Options for Facial Rejuvenation and Cosmetics During Pregnancy

What are some tricks to looking younger during pregnancy

 Pregnant woman with radiant face standing outdoors with mountains in background
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Sure, the journey of raising the little one might have just begun, but the wrinkles associated with parenthood may already be making an appearance! We take a look at two common facial rejuvenation therapies, their known safety profiles during pregnancy, and what real options you have for pampering and perfecting your skin.

 

Botulinum Toxin A in Pregnancy

Botulinum toxin A has been used for years for both medical and cosmetic procedures alike. It is commonly referred to as “Botox® Cosmetic,” which refers to one of the compound’s tradenames marketed by the company Allergen Inc. However, other brands of botulinum toxin also exist including FDA-approved Dysport® and Xeomin.® 

How does this time-tested therapy actually work? The chemical components of this toxin have been known to help relax facial muscles[1] and therefore reduce the fine lines and wrinkles that come with aging. There are a number of cosmetic contouring techniques,[2] which botox can achieve (some of which are FDA-approved and others which are off-label uses) that include but are not limited to the following:

  • Eliminating crow’s feet around the eyes
  • Reducing smile lines
  • Shaping and lifting the eyebrows
  • Restructuring the jaw line
  • Decreasing forehead frown lines
  • Increasing the opening of the eye
  • Lifting the tip of the nose
  • Reducing circles around the neck
  • Increasing visibility of the lips

Although many pregnant women request this therapy, the safety of botulinum toxin A in pregnancy is a controversial topic. There have been no scientific studies conducted to effectively assess whether use of this substance is safe for the baby. There have been multiple reports[3] of botulinum toxin being used in pregnant women unknowingly for other medical procedures. The majority of these cases resulted in no harm to the mother or growing baby. However, should you decide to pursue this therapy during pregnancy, you should discuss it with your doctor.

 

Filler Use in Pregnancy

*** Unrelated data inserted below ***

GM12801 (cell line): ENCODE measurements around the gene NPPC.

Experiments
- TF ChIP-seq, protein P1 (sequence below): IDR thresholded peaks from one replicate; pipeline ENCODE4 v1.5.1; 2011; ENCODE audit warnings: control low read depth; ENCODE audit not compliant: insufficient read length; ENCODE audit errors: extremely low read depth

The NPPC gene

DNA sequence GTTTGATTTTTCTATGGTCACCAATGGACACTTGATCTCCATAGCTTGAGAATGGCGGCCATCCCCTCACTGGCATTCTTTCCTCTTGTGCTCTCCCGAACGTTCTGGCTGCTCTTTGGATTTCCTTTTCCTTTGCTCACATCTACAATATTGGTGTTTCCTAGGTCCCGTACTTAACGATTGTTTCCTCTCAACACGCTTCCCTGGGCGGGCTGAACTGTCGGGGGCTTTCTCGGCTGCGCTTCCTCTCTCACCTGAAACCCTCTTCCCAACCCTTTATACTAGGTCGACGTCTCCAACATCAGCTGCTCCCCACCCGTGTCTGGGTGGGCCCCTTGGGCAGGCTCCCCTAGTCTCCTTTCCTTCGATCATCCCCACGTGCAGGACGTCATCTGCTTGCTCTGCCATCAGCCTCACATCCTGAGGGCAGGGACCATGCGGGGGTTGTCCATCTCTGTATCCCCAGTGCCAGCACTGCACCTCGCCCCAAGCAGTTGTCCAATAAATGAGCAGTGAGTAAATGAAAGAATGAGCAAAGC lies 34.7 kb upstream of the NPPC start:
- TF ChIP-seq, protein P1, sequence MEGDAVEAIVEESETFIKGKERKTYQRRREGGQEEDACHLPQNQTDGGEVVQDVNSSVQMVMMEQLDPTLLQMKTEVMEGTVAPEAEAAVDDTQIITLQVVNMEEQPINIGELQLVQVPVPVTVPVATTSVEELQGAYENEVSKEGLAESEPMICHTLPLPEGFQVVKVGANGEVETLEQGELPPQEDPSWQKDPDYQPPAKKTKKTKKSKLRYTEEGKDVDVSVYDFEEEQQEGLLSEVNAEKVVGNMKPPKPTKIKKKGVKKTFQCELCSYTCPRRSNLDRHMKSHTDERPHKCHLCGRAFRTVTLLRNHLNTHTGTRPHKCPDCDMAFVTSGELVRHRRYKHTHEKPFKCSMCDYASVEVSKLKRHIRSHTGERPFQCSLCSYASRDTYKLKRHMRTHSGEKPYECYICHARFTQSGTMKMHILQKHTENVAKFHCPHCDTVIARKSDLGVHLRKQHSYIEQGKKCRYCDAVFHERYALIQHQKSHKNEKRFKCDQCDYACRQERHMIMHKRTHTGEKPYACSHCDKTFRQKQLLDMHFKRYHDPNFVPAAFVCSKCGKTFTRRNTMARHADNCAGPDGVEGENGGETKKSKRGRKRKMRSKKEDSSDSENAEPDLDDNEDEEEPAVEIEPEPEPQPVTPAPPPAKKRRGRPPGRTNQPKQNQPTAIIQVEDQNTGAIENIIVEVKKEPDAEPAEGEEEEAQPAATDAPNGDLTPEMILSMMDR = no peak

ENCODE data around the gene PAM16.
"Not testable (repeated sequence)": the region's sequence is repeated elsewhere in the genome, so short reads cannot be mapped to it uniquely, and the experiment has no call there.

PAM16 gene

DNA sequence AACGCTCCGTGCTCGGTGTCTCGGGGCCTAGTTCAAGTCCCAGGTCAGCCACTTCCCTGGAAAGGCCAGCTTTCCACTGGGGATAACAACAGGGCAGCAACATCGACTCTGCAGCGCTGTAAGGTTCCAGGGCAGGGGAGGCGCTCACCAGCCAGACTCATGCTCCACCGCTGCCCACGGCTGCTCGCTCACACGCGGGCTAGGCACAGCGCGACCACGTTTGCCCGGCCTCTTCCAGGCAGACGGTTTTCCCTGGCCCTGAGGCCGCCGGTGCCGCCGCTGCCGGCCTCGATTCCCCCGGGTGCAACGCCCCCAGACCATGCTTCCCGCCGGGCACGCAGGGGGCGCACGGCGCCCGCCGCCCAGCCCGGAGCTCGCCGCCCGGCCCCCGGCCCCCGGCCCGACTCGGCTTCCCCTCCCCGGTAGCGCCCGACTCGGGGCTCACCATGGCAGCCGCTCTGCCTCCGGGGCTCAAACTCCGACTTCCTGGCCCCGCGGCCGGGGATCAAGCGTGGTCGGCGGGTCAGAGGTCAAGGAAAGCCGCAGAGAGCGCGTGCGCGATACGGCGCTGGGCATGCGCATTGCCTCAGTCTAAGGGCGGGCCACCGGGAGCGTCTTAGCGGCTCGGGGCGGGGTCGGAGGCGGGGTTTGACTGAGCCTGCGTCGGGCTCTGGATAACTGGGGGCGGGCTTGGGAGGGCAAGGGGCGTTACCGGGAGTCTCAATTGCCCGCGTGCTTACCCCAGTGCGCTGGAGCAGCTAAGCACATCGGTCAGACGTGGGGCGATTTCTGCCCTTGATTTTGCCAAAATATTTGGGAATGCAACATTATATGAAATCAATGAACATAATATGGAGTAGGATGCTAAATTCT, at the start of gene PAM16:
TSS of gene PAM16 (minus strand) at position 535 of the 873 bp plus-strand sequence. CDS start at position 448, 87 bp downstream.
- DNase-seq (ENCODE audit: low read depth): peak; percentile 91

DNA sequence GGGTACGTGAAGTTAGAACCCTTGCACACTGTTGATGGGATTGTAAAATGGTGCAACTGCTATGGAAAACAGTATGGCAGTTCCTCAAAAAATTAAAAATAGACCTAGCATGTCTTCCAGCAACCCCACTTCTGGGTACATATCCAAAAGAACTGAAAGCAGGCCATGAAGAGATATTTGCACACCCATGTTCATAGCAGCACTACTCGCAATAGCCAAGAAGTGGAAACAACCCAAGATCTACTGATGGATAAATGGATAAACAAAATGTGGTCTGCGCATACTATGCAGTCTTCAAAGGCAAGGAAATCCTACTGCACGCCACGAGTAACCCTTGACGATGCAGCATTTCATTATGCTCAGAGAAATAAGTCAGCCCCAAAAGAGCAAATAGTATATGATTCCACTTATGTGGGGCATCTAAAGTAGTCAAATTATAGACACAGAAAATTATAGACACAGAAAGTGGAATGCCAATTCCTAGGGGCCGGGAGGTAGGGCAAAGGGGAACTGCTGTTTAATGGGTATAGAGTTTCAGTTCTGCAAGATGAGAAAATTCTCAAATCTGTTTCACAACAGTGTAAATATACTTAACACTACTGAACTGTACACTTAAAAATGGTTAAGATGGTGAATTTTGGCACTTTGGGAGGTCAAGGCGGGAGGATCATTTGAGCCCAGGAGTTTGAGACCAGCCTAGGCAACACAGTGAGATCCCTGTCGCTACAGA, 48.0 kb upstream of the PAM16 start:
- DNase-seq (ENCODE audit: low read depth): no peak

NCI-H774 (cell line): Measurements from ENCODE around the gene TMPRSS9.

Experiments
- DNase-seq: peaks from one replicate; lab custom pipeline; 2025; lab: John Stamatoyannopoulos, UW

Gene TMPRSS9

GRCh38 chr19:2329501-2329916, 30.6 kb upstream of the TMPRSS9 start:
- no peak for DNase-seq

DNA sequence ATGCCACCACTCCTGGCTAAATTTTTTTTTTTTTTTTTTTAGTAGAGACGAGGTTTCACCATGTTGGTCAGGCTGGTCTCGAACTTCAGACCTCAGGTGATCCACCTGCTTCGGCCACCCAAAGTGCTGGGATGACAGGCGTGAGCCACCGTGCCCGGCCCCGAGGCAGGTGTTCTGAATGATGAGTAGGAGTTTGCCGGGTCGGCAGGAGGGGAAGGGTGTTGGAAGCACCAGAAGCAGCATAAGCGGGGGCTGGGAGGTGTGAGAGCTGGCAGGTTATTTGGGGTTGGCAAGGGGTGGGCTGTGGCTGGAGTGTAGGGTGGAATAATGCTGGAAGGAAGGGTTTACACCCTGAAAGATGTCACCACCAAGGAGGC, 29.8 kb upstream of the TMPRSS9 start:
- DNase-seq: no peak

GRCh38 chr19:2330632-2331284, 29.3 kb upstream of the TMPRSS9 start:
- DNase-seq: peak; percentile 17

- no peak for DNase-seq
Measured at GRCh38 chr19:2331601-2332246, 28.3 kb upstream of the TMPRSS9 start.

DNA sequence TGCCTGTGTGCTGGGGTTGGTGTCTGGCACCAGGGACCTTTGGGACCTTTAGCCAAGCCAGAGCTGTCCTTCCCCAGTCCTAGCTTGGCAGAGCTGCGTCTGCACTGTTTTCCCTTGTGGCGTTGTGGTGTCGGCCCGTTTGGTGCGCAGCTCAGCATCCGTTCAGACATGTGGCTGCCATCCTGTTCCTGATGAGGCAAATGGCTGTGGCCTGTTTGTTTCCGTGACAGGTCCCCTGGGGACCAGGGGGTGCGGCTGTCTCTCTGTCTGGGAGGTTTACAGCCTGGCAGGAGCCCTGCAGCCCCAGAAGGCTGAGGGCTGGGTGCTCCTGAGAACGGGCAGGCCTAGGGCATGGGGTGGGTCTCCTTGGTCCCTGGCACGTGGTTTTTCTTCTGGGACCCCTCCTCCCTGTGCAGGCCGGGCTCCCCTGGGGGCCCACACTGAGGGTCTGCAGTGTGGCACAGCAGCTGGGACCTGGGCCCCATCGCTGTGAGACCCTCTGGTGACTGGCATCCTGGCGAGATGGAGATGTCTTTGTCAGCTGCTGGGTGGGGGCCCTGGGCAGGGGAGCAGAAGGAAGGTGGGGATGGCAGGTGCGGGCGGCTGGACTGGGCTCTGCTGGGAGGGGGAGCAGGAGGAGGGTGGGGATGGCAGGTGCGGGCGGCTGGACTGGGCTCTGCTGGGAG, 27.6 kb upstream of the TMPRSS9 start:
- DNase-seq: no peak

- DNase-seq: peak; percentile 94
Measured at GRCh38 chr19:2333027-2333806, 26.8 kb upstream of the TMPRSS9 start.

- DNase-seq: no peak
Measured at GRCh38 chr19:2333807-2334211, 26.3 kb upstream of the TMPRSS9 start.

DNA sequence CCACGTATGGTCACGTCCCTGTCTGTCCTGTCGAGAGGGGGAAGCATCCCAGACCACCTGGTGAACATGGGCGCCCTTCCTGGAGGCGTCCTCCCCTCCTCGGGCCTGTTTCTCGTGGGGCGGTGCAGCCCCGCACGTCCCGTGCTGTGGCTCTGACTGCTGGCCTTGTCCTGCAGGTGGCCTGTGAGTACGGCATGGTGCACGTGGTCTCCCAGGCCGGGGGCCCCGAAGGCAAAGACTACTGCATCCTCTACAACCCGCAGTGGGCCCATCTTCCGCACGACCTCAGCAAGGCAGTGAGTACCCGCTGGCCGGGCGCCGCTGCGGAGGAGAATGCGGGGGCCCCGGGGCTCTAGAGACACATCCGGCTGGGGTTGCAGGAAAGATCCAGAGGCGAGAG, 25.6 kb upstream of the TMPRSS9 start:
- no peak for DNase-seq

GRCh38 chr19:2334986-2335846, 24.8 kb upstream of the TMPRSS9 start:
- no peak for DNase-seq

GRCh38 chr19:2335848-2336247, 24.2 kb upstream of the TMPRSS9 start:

Fillers basically do what they sound like they do. A substance, usually hyaluronic acid (most common), collagen, or fat is injected into the area of wrinkles. The substance helps smooth out the texture of the skin and reduce the appearance of any unwanted lines and indentations. There are several major categories[4] of fillers. As mentioned before, hyaluronic acid is a major component of some fillers. This substance is also a natural component that contributes to the deep layers of the skin. These fillers usually last longer[4] than collagen-based ones and are also sometimes preferred because filler “mistakes” can be more easily corrected. This is achieved by injecting a substance called hyaluronidase[5] into the area of filler. This substance can break down the originally injected hyaluronic acid and “undo” the filler. Collagen fillers are another available option. Collagen[6] is the major protein in the skin that breaks down during the aging process. This leads to a reduction in the strength of the protein network which keeps skin firm. Often times fat (either donated or one’s own) can be used as a filler substance as well!

Unfortunately, the safety of using these substances is unknown, as there have been no scientific studies to test their safety in pregnant women. Unlike botulinum toxin, there have been no reports published about their use in pregnant women either. However, most physicians feel that there is low risk to the pregnancy since these are localized injections and most likely have a low rate of absorption into the bloodstream. One possible concern is the local numbing agent often used with fillers. Lidocaine[7] is the most common anesthetic combined with fillers in standard filler injections. This agent has been labeled by the FDA as pregnancy category B which means it is likely safe to use during pregnancy. Also, the doses of lidocaine used in fillers are much lower than the recommended maximum dosages of lidocaine. Nonetheless, use discretion before pursuing fillers in pregnancy, and again this should be thoroughly discussed with your physician.